Install a PFX Certificate Using PowerShell

  1. PFX Certificates Overview
  2. Import PFX Certificates Using PowerShell
Install a PFX Certificate Using PowerShell

The Microsoft Windows operating-based machine accepts multiple kinds of certificates that cater to foreign securities and functions in its kernel. One example is the Personal Exchange Format or the PFX certificate, mainly used for authorization.

This article will discuss PFX certificates and how we can import them into our local and remote machines using PowerShell.

PFX Certificates Overview

A certificate in PKCS#12 (Public Key Cryptography Standards) format is represented by a PFX file. It includes the certificate, the intermediate authority certificate required for its validity, and the certificate’s private key.

Consider it an archive that contains all the information required to deploy a certificate.

Our machine, primarily referred to as the Public Key Infrastructure or PKI Client, can import these kinds of certificates, and we will show you how to do it using PowerShell in the next section of the article.

Import PFX Certificates Using PowerShell

To start importing PFX certificates into our PKI client, we should follow a few prerequisites to ensure that we can use the required module and commands properly in our machine.

  1. A Windows Operating System Build Number 9600 and up

    • Workstation: Windows 8.1 and up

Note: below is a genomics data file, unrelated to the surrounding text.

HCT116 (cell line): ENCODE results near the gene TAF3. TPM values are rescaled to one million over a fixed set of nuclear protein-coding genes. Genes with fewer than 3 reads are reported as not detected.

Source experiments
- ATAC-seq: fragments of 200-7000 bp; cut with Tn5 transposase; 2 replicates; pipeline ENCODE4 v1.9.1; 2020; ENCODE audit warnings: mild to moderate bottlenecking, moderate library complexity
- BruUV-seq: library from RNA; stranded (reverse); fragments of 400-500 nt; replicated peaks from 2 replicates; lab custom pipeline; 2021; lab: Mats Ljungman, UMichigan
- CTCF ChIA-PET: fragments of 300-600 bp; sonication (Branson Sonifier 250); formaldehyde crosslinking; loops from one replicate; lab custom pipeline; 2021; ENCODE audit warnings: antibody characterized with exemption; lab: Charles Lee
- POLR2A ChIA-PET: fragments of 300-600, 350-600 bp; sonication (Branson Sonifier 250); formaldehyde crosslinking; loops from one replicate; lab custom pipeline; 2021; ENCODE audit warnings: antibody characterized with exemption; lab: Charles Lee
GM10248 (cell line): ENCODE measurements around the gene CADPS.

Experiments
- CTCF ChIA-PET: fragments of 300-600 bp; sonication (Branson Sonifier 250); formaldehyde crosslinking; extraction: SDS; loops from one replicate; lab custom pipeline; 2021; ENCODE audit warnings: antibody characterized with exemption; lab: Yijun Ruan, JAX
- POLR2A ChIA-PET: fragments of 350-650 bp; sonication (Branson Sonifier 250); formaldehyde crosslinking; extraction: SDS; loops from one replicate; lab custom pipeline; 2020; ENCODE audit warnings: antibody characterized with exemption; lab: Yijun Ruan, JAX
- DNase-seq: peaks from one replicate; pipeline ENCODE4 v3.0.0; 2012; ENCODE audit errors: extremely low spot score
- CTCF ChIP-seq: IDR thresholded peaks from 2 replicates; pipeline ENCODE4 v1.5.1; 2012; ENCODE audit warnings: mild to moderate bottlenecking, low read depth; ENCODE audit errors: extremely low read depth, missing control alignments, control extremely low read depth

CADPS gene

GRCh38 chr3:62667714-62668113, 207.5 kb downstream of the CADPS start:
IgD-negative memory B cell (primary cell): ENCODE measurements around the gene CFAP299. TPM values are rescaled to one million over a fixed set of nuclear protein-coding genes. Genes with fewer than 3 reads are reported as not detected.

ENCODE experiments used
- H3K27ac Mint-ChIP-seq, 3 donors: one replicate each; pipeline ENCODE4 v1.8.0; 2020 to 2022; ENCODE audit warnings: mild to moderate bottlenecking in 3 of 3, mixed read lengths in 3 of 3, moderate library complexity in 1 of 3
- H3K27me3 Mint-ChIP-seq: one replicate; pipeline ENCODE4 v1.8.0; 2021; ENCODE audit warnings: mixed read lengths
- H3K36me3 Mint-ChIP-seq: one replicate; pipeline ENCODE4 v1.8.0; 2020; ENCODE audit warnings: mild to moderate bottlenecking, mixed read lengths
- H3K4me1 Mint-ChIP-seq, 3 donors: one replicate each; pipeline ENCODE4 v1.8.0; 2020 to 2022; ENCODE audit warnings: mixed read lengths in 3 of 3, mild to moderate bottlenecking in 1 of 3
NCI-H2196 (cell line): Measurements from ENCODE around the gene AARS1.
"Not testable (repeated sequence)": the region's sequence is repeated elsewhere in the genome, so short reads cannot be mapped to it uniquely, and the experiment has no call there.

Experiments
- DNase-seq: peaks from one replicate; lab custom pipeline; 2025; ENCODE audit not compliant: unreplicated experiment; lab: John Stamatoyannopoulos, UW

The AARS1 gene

• Server: Windows Server 2012 R2 and up
  2. PowerShell version 4 and up

If we have met the requirements above, we should have the command Import-PfxCertificate cmdlet in our library, ready to use. Verify it with the following code below.

Example Code:

Get-Command Import-PfxCertificate


CommandType     Name                                               Version    Source
-----------     ----                                               -------    ------
Cmdlet          Import-PfxCertificate                        PKI

The output of the command should not yield an error. Thus, we will not be able to proceed with automating our certificate imports.

The Import-PfxCertificate is part of the PKI module as previously verified under the Source column.

In this article, we will pay more attention to the Import-PfxCertificate command, but if we are interested in the entire PKI suite, we can run the command below to find out more.

Get-Command -Module PKI

Now, we can import our PFX certificate by supplying the following values to our script:

  1. Source path of the certificate
  2. Destination certificate or the certificate store
  3. Password key that we will convert into a secure string object

Run the following code snippet below, and edit the parameter values that are accustomed to your scenario:

Import-PfxCertificate FilePath C:\Certs\test.pfx cert:\local\my -Password (ConvertTo-SecureString -String "secret" -Force AsPlainText)

Import PFX Certificate on a Remote Machine

We can improve our previous snippet of code to import certificates remotely without logging in to the machine by adding the Invoke-Command cmdlet. Then, the only requirement is to fill in the -ComputerName parameter with the remote computer or server’s hostname.

After which, enclose our previous command with braces as a value of the -ScriptBlock parameter.

Invoke-command -ComputerName remote01 -ScriptBlock
    Import-PfxCertificate FilePath C:\Certs\test.pfx cert:\local\my -Password (ConvertTo-SecureString -String "secret" -Force AsPlainText)
Marion Paul Kenneth Mendoza avatar Marion Paul Kenneth Mendoza avatar

Marion specializes in anything Microsoft-related and always tries to work and apply code in an IT infrastructure.